Financial Assistance


Securing grant funds may make the difference in accomplishing project goals and objectives. There are a variety of grants available to private landowners from local to state to federal agencies. The key is finding out what grant(s) fits the project you have identified.

If you already have a well defined project, we can help you decide the appropriate source to pursue. If your project is not yet ready for submitting to a funding source, then you can work with Conservation District staff to complete a plan. Typically, program managers meet with landowners to view their land, talk about the issues they face and discuss possible solutions. During this process, managers can direct landowners to funding agencies or identify District funds that may be appropriate to partially or fully fund the project. Landowners often need a project site and plan to qualify for funding, the total of which is usually shared with the landowner (from 25-75% of the total project cost).

Incentive programs provide money to landowners for conservation practices that improve wildlife habitat, water quality, stream & riparian health, ecosystem & watershed function.

Local incentive programs are available from:

Soil & Water Conservation Districts

Local Governments

State Government

  • Oregon Watershed Enhancement Board
    • Small grants: Up to $10,000 / cost share up to 75%
    • Restoration & Technical Assistance: Over $10,000 / usually for large restoration projects
    • Outreach grants

Tax Credits & Easements

  • Local land trusts, such as Columbia Land Trust
  • Metro and Portland Parks & Recreation have active acquisition programs
  • Portland: Due to zoning, this isn’t a major urban funding source for most projects

Federal Programs

Private Foundations

  • Often require 501 (C)(3) status
  • Often less paperwork required
  • Could be highly competitive – look locally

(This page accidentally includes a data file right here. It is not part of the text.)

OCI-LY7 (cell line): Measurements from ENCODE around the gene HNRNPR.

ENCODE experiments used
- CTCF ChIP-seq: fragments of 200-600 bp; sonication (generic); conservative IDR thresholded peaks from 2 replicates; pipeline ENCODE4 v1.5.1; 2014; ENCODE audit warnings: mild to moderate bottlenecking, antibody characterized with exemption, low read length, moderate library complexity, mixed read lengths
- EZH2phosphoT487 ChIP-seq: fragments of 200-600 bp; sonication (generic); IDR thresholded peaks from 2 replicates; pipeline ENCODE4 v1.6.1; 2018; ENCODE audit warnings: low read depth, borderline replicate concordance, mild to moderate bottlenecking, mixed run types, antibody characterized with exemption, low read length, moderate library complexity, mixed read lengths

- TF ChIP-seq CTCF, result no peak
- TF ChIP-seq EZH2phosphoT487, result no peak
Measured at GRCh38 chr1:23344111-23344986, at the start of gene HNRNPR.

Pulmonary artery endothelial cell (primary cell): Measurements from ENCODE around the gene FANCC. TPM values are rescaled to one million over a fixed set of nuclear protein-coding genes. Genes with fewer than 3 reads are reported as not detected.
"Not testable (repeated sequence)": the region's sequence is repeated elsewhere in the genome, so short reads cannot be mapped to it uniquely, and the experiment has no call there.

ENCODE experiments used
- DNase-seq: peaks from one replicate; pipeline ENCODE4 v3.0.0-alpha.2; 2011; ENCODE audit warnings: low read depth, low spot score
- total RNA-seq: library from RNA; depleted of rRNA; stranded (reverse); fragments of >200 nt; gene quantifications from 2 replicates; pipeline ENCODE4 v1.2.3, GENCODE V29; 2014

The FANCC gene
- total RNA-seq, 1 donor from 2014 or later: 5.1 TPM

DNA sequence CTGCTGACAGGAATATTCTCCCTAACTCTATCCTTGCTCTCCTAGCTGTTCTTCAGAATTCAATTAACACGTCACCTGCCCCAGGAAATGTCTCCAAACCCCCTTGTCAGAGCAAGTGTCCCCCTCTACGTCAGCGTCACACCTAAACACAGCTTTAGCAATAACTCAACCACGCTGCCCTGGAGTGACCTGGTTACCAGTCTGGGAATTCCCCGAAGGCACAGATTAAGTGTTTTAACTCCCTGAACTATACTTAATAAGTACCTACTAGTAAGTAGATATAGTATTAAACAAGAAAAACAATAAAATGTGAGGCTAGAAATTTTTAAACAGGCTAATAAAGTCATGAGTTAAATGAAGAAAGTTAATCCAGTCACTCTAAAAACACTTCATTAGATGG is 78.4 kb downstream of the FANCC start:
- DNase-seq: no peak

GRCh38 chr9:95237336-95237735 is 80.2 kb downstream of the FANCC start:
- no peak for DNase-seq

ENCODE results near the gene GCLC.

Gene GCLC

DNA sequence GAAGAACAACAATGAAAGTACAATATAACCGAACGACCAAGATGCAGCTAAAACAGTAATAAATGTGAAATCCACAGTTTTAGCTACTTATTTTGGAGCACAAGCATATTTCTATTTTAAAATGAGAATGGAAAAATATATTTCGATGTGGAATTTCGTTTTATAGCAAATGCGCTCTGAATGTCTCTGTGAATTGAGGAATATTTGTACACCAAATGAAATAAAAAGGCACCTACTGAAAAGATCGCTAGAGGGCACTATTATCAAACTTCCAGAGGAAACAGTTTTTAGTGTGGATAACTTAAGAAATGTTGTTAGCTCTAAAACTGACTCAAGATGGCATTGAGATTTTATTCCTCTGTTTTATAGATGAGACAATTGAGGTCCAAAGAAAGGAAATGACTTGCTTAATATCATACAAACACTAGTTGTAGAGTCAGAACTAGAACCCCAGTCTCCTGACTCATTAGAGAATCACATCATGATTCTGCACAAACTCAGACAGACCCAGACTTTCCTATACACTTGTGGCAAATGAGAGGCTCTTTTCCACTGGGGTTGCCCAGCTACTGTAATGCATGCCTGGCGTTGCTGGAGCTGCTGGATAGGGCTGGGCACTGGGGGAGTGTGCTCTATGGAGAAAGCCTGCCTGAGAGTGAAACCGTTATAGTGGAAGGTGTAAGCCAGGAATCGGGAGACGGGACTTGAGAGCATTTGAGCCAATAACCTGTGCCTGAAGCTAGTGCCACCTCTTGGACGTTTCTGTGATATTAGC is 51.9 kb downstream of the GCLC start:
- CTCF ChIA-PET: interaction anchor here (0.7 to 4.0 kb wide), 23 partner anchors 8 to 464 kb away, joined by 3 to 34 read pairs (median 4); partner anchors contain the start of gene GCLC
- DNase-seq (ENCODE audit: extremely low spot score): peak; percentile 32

• Often helps to know someone in the organization

When writing grants:

  • Read and follow instructions and view sample grants
  • Contact the grant coordinator well ahead of time
  • Only pursue grants that closely match your project goals
  • Write in a concise manner and be accurate
  • Budgets take the longest time – get real numbers from bids / retailers
  • Get as many support letters as possible
  • Get as much matching funds as possible

Grant Writing Tips

For tips on the best way to construct your grant, please read our Grant Writing Tips document.


Hummingbird Hill Forest Restoration Project

In 2013, West Multnomah Soil & Water Conservation District board member Jane Hartline met Carol Canning at a gathering in Linnton.  They quickly bonded over their distaste of English ivy, in particular the ivy covering […]

Lakeside Pollinator Habitat

When we’re approached by woodland owners in our District, they have lots of plans and ideas.  The first step is to help them create a  management plan that covers their ideas and plans for the […]

Balch Creek Pollinator Habitat

We create management plans with many woodland owners in our District and often recommend ways to improve wildlife habitat. We like to recommend enhanced pollinator habitat, and woodland owners are frequently interested in adding this […]